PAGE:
February 2nd must have been a big day for America’s most reliable meteorologist, Punxsutawney Phil. He probably noshed nervously on a soil-crusted parsnip root before emerging from his hole, only to return right back again, spooked by the dark shadow of his plump ground-hog body. He predicted 6 more weeks of winter. What he did not predict was 10 more weeks of it. He also did not predict that winter would swing right into summertime, forcing D.C. to adjust quite quickly. I must admit that I didn’t mind. After months of ruddy Syrah I was ready for a Grüner, a Prosecco, a sangria on the rooftop. I’m done, for now, with brown braised meats and rice bowls and Scotch. I want freshness, lightness, hydration and color.
At Blue Duck Tavern‘s patio opening media event last week I picked up plate upon plate of food that I needed to have a nice long look at before devouring. The restaurant’s new line of salads and seasonal light fare is a compilation best witnessed with rays of setting afternoon sun beaming down. They would not exist to their fullest in the oaky dark taverns I’ve been frequenting as of late. I could not think to eat them with my harshly hoppy IPA’s of wintertime past. They require chilled rosé. The dishes were showcased in the best way I could’ve hoped for. They were arranged in person by Executive Chef Sebastian Archambault and Chef de Cuisine Daniel Singhofen at two adjacent prep stations with BDT’s outdoor herb garden serving as the cleverly appropriate backdrop on their outdoor patio on a lovely afternoon. The seasonal dishes were recreated as minis, allowing guests to try a variety [read: all] of them without filling up on just 1 or 2. And, well, they were paired with rosé.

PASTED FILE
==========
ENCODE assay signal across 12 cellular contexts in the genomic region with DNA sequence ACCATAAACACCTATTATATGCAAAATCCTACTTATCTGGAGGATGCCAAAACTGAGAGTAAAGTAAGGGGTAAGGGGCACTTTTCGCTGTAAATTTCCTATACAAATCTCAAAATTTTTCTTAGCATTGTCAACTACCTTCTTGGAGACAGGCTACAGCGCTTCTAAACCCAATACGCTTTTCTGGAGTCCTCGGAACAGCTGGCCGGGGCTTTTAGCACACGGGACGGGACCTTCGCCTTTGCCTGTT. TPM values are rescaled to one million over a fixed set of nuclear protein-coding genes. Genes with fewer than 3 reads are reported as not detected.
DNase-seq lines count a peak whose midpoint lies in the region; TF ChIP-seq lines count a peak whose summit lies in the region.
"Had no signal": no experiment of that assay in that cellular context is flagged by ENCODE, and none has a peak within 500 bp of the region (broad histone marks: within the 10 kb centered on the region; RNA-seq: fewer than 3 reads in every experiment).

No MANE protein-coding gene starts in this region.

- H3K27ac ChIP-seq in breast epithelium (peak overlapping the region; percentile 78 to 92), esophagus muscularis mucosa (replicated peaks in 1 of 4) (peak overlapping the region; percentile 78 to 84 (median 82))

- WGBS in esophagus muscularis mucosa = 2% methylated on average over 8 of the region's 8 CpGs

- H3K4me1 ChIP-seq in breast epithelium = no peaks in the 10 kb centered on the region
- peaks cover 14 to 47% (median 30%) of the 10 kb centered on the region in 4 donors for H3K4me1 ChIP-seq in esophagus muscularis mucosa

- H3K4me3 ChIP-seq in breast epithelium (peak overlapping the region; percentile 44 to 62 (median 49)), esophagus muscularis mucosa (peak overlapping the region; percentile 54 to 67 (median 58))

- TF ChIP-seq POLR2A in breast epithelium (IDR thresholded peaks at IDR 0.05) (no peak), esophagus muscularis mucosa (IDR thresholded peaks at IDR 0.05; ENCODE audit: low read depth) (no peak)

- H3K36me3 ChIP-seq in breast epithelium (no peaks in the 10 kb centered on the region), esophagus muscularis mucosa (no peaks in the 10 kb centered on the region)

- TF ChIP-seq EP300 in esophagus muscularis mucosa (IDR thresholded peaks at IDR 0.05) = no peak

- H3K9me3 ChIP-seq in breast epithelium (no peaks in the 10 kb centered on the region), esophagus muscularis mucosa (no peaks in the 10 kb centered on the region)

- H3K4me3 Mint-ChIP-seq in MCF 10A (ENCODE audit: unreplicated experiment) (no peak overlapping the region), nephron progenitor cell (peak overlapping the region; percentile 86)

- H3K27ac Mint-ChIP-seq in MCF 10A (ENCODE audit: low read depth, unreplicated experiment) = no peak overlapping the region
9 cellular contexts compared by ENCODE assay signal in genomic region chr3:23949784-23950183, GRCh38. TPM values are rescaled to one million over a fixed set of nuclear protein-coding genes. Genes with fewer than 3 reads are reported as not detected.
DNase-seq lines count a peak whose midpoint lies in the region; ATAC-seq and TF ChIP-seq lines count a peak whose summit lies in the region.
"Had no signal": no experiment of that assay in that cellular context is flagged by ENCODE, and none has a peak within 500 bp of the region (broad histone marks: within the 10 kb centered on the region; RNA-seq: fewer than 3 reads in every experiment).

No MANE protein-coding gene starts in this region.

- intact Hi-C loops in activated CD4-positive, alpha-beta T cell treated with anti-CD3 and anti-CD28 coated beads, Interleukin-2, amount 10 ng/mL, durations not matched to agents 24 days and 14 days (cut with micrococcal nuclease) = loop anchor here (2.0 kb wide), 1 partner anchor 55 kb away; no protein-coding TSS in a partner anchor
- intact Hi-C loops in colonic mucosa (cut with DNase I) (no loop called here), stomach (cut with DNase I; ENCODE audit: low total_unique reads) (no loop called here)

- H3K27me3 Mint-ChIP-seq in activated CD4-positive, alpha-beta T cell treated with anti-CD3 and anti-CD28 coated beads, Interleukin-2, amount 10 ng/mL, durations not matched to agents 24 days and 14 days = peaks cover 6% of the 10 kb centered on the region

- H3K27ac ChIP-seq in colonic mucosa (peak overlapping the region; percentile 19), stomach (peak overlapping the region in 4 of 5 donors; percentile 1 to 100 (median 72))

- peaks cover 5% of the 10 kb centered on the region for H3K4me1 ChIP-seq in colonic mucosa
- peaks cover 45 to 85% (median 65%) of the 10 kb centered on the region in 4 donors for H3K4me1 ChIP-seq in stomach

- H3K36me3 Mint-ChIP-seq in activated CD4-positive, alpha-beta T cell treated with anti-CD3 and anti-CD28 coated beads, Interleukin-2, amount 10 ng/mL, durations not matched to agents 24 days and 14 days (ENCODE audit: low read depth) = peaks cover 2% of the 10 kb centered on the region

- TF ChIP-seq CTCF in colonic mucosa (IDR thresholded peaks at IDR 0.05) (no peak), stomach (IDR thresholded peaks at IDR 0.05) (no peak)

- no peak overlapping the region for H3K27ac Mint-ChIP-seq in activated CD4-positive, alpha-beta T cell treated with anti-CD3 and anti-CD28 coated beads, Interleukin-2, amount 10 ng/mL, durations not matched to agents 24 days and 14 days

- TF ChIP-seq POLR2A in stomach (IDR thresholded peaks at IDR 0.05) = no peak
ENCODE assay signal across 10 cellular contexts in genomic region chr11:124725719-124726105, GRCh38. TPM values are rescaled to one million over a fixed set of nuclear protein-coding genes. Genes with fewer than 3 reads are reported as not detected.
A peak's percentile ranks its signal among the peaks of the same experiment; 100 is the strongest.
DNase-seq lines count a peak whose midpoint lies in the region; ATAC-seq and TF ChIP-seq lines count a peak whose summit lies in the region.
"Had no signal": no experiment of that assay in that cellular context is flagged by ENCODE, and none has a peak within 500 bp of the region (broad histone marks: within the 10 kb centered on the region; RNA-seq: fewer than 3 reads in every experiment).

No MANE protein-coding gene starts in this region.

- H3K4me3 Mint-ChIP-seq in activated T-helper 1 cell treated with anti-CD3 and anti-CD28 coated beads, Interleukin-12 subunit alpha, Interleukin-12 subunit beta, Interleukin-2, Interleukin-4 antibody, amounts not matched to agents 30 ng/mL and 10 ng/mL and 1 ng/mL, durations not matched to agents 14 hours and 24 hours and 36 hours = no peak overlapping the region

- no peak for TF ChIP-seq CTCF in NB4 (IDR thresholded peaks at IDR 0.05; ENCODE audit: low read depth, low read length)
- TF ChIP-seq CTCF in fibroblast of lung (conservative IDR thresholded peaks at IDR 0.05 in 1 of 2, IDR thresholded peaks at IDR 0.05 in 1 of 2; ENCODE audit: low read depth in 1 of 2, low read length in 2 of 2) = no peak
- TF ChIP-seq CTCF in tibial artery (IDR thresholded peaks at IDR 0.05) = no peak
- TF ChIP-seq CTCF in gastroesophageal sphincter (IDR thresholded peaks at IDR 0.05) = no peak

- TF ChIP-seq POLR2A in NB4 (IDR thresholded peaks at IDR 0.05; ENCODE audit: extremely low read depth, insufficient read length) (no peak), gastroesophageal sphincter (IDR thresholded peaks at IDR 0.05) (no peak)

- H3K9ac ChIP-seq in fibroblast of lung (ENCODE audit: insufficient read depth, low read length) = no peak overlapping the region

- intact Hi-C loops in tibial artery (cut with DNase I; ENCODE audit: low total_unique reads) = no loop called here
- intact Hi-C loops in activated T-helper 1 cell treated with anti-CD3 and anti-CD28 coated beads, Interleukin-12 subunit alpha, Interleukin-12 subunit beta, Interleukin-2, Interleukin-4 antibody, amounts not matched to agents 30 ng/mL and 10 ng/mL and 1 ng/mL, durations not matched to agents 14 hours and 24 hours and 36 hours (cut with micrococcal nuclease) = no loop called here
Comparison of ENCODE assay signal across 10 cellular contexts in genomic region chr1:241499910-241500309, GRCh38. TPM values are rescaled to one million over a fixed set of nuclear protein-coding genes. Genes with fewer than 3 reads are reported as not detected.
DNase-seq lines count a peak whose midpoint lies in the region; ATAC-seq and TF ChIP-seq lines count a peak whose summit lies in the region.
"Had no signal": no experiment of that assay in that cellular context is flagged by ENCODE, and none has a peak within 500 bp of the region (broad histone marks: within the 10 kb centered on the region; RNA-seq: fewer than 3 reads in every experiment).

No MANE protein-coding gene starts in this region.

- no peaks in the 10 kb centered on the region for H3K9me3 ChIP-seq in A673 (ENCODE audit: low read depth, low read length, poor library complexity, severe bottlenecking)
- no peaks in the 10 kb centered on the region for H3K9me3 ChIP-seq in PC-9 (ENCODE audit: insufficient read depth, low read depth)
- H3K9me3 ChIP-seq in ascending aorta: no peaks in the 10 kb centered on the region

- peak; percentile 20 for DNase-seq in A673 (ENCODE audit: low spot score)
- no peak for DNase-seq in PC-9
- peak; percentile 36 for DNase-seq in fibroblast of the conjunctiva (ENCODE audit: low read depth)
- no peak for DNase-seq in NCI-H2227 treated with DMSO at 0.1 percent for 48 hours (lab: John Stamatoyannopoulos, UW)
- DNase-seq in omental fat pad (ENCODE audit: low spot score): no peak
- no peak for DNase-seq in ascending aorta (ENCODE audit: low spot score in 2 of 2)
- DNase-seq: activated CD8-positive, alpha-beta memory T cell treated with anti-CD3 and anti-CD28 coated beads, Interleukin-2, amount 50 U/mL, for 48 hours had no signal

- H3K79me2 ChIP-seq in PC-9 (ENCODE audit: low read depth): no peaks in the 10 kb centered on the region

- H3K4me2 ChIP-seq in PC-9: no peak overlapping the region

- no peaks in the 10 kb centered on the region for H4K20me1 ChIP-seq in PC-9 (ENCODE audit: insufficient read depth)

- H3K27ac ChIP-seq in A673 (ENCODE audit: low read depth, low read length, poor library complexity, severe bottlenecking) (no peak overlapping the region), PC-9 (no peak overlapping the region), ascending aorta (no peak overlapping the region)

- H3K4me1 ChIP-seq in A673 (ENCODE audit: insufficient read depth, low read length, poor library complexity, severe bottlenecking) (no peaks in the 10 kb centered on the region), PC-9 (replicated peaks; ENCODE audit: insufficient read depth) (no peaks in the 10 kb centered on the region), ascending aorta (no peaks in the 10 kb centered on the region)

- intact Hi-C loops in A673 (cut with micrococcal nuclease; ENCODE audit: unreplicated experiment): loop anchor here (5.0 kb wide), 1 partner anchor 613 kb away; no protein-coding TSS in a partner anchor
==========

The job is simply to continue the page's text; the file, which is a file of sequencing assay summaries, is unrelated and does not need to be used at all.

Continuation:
My first bite came in the form of a circulating canapé, one of 3-4 brought out from the kitchen. It was a jiggly disk of seared foie set atop a thin wedge of toasted brioche. A tangy chutney of strawberry and rhubarb was spooned on. As a foie purist, I usually prefer the stuff smokey and savory without any bright, fruity compote present to balance (or take away from) the mineral musk and the fattiness of the liver. I want to feel as much of that funk and fat melting down the sides of my tongue as possible. Maybe one of the only pairings I’ve enjoyed with foie has been a few modest mouthfuls of Tokaji, that nobly rotted golden dessert wine from my homeland. I had that at Gundel. I’ve also had it with a nice grape jam at 1789, where the preserve was democratically not smeared on, allowing the guest to determine how much of it to leave on the foie. The strawberry-rhubarb was a pleasant surprise. It had a lovely, lively pink hue, and was more tart than sweet, complementing the savory foie as opposed to overpowering its character with sticky dulzor.
On another tray were kebabs of Muscovy duck breast and what I think was some crispy dark meat, two delectable bits of the restaurant’s plump mascot tangled around each other and brushed with rhubarb butter to add luxury while also balancing that same richness with a bit of acidity. The textures here were great, the firm and plump and slightly chewy breast juxtaposed with the sinful crunch of the leg.